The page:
The reference to the buffalo can be seen in the regalia of chiefs, not only in the form of flapper tail black buffalo (n-sesa) (4) used in court (Fig. 3) and Kabondo wide leather belt worn by the nomination of a charge for its installation, but also in hair derived Lunda (Fig. 4), the horns in a circle and the upper plume of white feathers, the Tsala zi pheembele kanaangi white heron (pheembele), the bird associated with the buffalo Pakasa. Thus, the sovereign head, with the support of the community, reigns over his subjects, like the buffalo herd on the reigns, and removes the daily problems, such as buffalo hunting the many unwelcome flies.

The mask, in Yaka and their neighbors, makes a curious relationship between leaders and their special powers. In the iconography on the buffalo, the masks look more like an extension of bodily powers wizards. The first example of a horned mask (Fig. 5), collected by Verhaevert before 1910 in a village named Yaka Sisacidi, is described: "Subject to the dances of war and carried by a chief who led the fight (MRAC 19292 / 2). " Built splint reed into a huge sphere, its surface is covered with a combination of imported fabric and raffia. Horizontally across the forehead, a ridge of fibers is decorated with a series of small fragments of gourds painted with red and white. Ears oval, bleached, form a relief. The eyes are simply drilled holes in the fabric but embellished with a sort of arch made of a tuft of hair warthog. Nose, long, built a fiber bead is accented with red and white lines, the nostrils and mouth open, are highlighted hair buffalo though relatively hidden in the collar of raffia fibers. The two conical horns wrapped in multicolored fabric ends with two slices of wood. Moreover, between the horns and the head is a raffia tassel similar in effect to that of the Tsala hairstyle.
A second mask, a gigantic (Fig. 6), collected by Father Butany Kimbao in the region, on the river Inzia is referenced: "Mbau, buffalo (MRAC 34146)." It was presented to the museum of Tervuren in 1932, and measures a total of 125 cm and 62 cm wide. Sides made of reeds and covered with raffia, as in the previous example, the structure of the nose, elongated and vertical, is separately carved in wood, like the mouth that has teeth blunt and bleached. So the eyes are highlighted by tufts of hair. An ornamental kind of double visor with raised triangles, overcomes the forehead and face is painted red and white two white ovals overloaded from the eyes, while two lines stretching horizontally eye toward the edge raffia. Ears, oval and bleached appear at the base of almost conical horns, wrapped in the same piece of raffia which brings the top of the head. Although no contextual information is provided by Butany, in his study published in 1930, mentions Plancquaert extensive use of masks or Mbaw Pakasa in the conclusion of the initiation rites of n-khanda, or newly circumcised boys have appeared before the masked figure who identifies the forbidden foods to insiders (5). In addition, Plancquaert cites the use of a smaller variety of buffalo hides among the masks that occur in pairs, carried by the new initiates during their exhibition tour (6). Like other masks, seen during these exhibitions, the face is carved in wood and topped with a coned disk surrounding reinforced. It has horns or not, this variety appears occasionally in the dances, even today (Fig. 7). In each specimen, a young buffalo, rather than an adult, is represented.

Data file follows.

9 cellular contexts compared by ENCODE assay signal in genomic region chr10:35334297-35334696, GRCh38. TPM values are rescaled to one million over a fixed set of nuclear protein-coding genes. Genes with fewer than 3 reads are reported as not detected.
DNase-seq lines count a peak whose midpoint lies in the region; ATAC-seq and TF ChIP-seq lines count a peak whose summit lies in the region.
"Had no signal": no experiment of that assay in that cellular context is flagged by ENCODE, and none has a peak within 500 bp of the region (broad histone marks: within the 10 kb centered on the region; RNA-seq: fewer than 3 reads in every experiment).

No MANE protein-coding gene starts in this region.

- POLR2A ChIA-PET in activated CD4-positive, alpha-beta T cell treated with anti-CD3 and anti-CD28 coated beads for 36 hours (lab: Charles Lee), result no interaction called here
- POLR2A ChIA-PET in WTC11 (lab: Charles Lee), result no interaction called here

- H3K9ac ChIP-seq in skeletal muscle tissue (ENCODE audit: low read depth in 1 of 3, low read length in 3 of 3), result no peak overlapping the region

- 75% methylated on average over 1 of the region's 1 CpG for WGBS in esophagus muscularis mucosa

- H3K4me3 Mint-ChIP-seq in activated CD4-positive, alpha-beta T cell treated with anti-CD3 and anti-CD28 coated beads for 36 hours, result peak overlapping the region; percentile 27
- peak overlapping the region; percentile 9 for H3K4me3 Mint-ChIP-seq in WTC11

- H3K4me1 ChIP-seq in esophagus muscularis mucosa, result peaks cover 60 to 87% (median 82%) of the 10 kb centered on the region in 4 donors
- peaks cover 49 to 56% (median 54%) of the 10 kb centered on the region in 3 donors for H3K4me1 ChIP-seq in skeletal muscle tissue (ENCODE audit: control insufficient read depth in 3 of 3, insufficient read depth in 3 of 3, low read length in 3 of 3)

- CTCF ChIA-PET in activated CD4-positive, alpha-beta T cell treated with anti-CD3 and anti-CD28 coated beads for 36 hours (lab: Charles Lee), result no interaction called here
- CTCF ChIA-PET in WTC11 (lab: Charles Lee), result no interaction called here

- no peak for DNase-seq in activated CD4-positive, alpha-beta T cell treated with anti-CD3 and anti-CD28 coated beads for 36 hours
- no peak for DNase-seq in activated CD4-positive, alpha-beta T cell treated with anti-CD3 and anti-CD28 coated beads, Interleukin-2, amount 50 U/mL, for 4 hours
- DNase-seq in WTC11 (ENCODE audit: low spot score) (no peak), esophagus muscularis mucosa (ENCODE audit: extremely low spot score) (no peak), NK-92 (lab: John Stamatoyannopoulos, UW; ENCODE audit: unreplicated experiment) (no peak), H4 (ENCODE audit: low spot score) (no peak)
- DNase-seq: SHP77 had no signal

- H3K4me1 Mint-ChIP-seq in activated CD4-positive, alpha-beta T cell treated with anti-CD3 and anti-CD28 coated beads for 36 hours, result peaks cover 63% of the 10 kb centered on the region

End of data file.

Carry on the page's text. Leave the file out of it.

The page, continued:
Hans Himmelheber collected another mask in 1937, the huge variety of Mbaw, which is currently in the collection of Jacques Hautelet (Fig. 8). Made of straw, it looks like a huge Easter egg in its oval shape. Its surface is covered with raffia blackened white lines edged with red surrounding wnes red dots and white. The nose of wood, stretched and fixed, is covered with red and white triangles, so that the eyes are represented by tubes of rolled bark. Two red rectangles, like legs, ears suggest. Genuine horn antelope palanga are directly subject to the mask, in lieu of those representing the horns of the buffalo in all other matters. Himmelheber published a photo of the field mask out of his shelter with a wooden mask and a mask kakuungu mwelo feathered (Fig. 9). In his article in Bursa, Himmelheber Mbaw stresses that the mask is not the work of a professional sculptor, but rather that of an expert on rites of this charm and it can be acquired by anyone wishing to learn an expert treatment and taboos attached to it. Like the chubby kakuungu, major field of magic Mbaw extends to all forms of human diseases, including impotence and infertility, for which the patient is confronted with the mask for several days in a small box. As for diseases, it is soothsayer said that if the village is the Mbaw which can be treated. Similarly, can say of Mbaw can be used to chase away the rain or a tornado. Himmelheber also discusses his role in the initiation of the n-khanda, although it is assumed that this role could be adapted recently. The Mbaw harvested by Hirnmelheber was used at the beginning of an n-khanda or he reviewed boys allowed: tundansi (7). During our research in 1976, both among the Yaka and Suku among the most information about Hirnmelheber were confirmed. In the village of Yaka Itunza and Pasanganga in the sector Popokabaka, the former indicated that the sculptors made (kalaweeni) did not Mbaw masks. Although it is a mask of n-khanda, it has its own dance, when it comes out for the opening of camp circumcision. In the village of Suku-Tsaamba Milombi, I learned that Mbaw is less powerful than kakuungu and may serve as an assistant. Kakuungu dance first and is always followed by Mbaw. The dancer's costume includes pants and a shirt made of a mesh of raffia, animal skins and some added ndoku pods, which produce a sound: "block-block-block!" frightening villagers who take their legs around their necks as we approach the masked figure (8).